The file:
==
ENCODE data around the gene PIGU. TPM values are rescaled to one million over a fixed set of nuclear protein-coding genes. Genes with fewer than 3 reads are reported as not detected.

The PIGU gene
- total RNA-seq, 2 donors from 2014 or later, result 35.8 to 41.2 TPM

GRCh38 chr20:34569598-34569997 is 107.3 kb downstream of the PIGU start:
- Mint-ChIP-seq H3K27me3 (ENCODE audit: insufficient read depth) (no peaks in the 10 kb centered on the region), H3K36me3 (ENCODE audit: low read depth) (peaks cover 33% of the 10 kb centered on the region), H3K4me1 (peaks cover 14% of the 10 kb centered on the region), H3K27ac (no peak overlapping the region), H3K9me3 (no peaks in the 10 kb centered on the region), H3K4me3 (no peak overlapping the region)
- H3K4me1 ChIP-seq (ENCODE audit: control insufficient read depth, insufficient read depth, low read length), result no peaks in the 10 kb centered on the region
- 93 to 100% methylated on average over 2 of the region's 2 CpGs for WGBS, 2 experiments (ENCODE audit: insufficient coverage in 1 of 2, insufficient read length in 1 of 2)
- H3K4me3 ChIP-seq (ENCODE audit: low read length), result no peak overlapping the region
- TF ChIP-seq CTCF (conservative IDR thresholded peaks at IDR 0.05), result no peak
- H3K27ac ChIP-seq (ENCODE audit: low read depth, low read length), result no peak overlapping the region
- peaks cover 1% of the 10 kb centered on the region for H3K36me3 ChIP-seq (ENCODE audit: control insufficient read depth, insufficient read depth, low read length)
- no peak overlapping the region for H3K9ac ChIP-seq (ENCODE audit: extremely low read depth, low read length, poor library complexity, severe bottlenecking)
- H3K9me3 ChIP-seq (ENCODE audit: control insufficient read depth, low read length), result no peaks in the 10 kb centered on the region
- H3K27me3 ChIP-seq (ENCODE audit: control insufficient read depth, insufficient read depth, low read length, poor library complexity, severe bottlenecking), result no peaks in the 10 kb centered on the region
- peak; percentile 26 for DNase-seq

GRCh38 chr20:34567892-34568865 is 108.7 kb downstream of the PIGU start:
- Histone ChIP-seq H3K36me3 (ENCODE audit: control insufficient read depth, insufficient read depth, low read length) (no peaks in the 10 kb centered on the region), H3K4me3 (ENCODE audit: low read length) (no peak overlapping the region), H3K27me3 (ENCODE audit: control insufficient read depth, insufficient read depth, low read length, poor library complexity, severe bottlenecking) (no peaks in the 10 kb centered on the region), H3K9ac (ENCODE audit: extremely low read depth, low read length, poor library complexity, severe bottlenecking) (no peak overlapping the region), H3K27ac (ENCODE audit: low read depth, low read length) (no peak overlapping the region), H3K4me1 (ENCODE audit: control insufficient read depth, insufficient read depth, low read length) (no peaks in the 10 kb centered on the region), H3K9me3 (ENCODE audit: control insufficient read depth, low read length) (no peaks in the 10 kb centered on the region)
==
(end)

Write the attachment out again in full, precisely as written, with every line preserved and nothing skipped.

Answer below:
ENCODE data around the gene PIGU. TPM values are rescaled to one million over a fixed set of nuclear protein-coding genes. Genes with fewer than 3 reads are reported as not detected.

The PIGU gene
- total RNA-seq, 2 donors from 2014 or later, result 35.8 to 41.2 TPM

GRCh38 chr20:34569598-34569997 is 107.3 kb downstream of the PIGU start:
- Mint-ChIP-seq H3K27me3 (ENCODE audit: insufficient read depth) (no peaks in the 10 kb centered on the region), H3K36me3 (ENCODE audit: low read depth) (peaks cover 33% of the 10 kb centered on the region), H3K4me1 (peaks cover 14% of the 10 kb centered on the region), H3K27ac (no peak overlapping the region), H3K9me3 (no peaks in the 10 kb centered on the region), H3K4me3 (no peak overlapping the region)
- H3K4me1 ChIP-seq (ENCODE audit: control insufficient read depth, insufficient read depth, low read length), result no peaks in the 10 kb centered on the region
- 93 to 100% methylated on average over 2 of the region's 2 CpGs for WGBS, 2 experiments (ENCODE audit: insufficient coverage in 1 of 2, insufficient read length in 1 of 2)
- H3K4me3 ChIP-seq (ENCODE audit: low read length), result no peak overlapping the region
- TF ChIP-seq CTCF (conservative IDR thresholded peaks at IDR 0.05), result no peak
- H3K27ac ChIP-seq (ENCODE audit: low read depth, low read length), result no peak overlapping the region
- peaks cover 1% of the 10 kb centered on the region for H3K36me3 ChIP-seq (ENCODE audit: control insufficient read depth, insufficient read depth, low read length)
- no peak overlapping the region for H3K9ac ChIP-seq (ENCODE audit: extremely low read depth, low read length, poor library complexity, severe bottlenecking)
- H3K9me3 ChIP-seq (ENCODE audit: control insufficient read depth, low read length), result no peaks in the 10 kb centered on the region
- H3K27me3 ChIP-seq (ENCODE audit: control insufficient read depth, insufficient read depth, low read length, poor library complexity, severe bottlenecking), result no peaks in the 10 kb centered on the region
- peak; percentile 26 for DNase-seq

GRCh38 chr20:34567892-34568865 is 108.7 kb downstream of the PIGU start:
- Histone ChIP-seq H3K36me3 (ENCODE audit: control insufficient read depth, insufficient read depth, low read length) (no peaks in the 10 kb centered on the region), H3K4me3 (ENCODE audit: low read length) (no peak overlapping the region), H3K27me3 (ENCODE audit: control insufficient read depth, insufficient read depth, low read length, poor library complexity, severe bottlenecking) (no peaks in the 10 kb centered on the region), H3K9ac (ENCODE audit: extremely low read depth, low read length, poor library complexity, severe bottlenecking) (no peak overlapping the region), H3K27ac (ENCODE audit: low read depth, low read length) (no peak overlapping the region), H3K4me1 (ENCODE audit: control insufficient read depth, insufficient read depth, low read length) (no peaks in the 10 kb centered on the region), H3K9me3 (ENCODE audit: control insufficient read depth, low read length) (no peaks in the 10 kb centered on the region)